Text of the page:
How Joomla Organizes Your Information

How Joomla Organizes Your Information

The specific tools are discussed in the Joomla 1.5 Tutorials section. Before we tackle the specifics, let’s consider some basic design ideas so that you understand how Joomla addresses them.

What goes where?

Think of a home page you like. Imagine the person who created this staring at a blank screen and just beginning to create a website. What would be their first decisions in creating the website? In non-technical terms, they would decide:

  • What words should go on the home page?
  • What graphics should be part of the design?
  • What should be the balance between graphics, text, & functionalit?
  • Do I need to use searches or can I organize the information effectively without relying on searches?
  • What navigation should the site have?

These are some of the questions that are key to what developers call user interface design. It involves thinking about how much to communicate in words (information architecture) and how much in graphics (graphic design). To do this well, you need to think as your website visitor thinks. What will communicate your message most effectively?

Why is User Interface Design important?

These questions are important regardless of whether you are using Joomla, of course, but for Joomla, it is important to have the user interface design completed so that you can define the other pieces of the site effectively.

Joomla allows you to dynamically change the menus and content but if you “create things on the fly” or make too many changes later, it will affect how your graphics and other style elements display in relation to the text and menus. In addition, by pre-planning you can determine what added extensions you might need to manage your content.

This doesn’t mean that you must have all the content done. One of the easy workarounds for pages is to create placeholders and populate them later (See chapter 4). However if you don’t have your user interface design documented, you can’t work efficiently or effectively.

Notice we didn’t say “thought about” or considered” these question. Effective developers put this down on paper so that they can work with it in an organized manner.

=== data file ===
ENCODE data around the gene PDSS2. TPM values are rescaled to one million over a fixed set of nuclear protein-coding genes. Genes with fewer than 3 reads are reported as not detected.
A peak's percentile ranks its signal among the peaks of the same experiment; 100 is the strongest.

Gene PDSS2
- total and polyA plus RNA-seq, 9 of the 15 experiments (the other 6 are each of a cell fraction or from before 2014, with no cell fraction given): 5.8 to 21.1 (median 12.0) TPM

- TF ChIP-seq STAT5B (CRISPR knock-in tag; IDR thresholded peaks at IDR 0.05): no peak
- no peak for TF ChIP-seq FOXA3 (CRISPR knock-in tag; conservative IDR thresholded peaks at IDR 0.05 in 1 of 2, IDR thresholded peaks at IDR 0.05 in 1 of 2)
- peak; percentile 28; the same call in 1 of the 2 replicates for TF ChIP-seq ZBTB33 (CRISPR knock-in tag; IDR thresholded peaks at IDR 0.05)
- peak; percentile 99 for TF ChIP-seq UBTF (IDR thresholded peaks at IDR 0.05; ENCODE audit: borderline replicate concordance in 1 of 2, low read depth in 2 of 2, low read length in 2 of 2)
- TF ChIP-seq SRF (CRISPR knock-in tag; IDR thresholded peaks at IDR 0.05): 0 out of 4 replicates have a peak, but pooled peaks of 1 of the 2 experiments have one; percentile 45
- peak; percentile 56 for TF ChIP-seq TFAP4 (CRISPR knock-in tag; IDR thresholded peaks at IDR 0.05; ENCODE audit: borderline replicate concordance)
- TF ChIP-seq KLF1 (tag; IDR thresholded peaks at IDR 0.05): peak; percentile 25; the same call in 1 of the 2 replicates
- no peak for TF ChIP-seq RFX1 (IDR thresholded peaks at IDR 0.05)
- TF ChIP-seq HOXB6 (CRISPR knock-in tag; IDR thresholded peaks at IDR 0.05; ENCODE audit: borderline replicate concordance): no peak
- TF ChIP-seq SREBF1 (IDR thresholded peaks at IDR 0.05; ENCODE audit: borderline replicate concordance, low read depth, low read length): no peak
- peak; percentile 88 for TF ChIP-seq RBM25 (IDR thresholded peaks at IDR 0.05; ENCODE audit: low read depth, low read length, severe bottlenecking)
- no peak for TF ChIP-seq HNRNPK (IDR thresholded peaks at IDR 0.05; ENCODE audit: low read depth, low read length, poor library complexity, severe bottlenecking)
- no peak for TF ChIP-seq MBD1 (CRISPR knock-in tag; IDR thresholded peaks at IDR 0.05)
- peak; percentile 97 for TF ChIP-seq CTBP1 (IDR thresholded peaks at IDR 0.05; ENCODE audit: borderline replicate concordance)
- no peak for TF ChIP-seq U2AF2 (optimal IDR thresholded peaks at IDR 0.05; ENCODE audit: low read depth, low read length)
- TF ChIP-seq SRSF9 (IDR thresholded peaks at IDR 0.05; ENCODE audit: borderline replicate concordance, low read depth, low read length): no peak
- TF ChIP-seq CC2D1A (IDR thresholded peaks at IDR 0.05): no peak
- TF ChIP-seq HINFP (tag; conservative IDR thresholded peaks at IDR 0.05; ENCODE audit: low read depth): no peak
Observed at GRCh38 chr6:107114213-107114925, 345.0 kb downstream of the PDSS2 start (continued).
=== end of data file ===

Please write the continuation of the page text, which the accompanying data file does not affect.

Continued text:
Planning for additional functionality

When you know your interface design, you will also know what pieces to add to the basic Joomla system. As an example, if you want to have a large number of frequently asked questions, you might choose to add Joomla components and modules that allows Joomla to manage this content efficiently. By establishing your user interface design early, you will work with the best tools from the start and not waste time building your site more than once to get the desired functionality.

Content is separate from style in Joomla

Another important benefit of Joomla, like any true CMS, is that it handles content separately from formatting. If you have used another web authoring tool or hand coded web pages, you may be familiar with cascading style sheets (CSS) as a way of standardizing format of text and graphics. Joomla uses CSS, but instead of storing this information in the content files, it is stored with the template files. On the other hand, the content (text, images, etc) is stored in the MySQL database that runs Joomla. For all practical purposes, this means:

  • There are fewer opportunities for simple coding errors within each html file.
  • The html files don’t need to be hand coded but can be edited through an WYSIWIG interface that has standard word processing icons. As an example, to bold text, highlight the text and click on the B icon. There are exceptions but very few.
  • The css files are standard css files and can be edited by anyone who knows css. As a result, even if you don’t know css yourself, there are many people who do, which makes it likely that you can keep your development costs low.
  • If you are building your own website, you can use templates made for Joomla and avoid editing the css files. However if you need something that a template does not have, you will need to hire someone to adapt the template to your needs. See page for more information on template structure and strategy.
  • If you are used to building sites in Dreamweaver, Frontpage or any of the other popular web authoring programs, you will find a short learning curve with the Joomla interface. In addition, your code will be free of any extra code often added by these programs.

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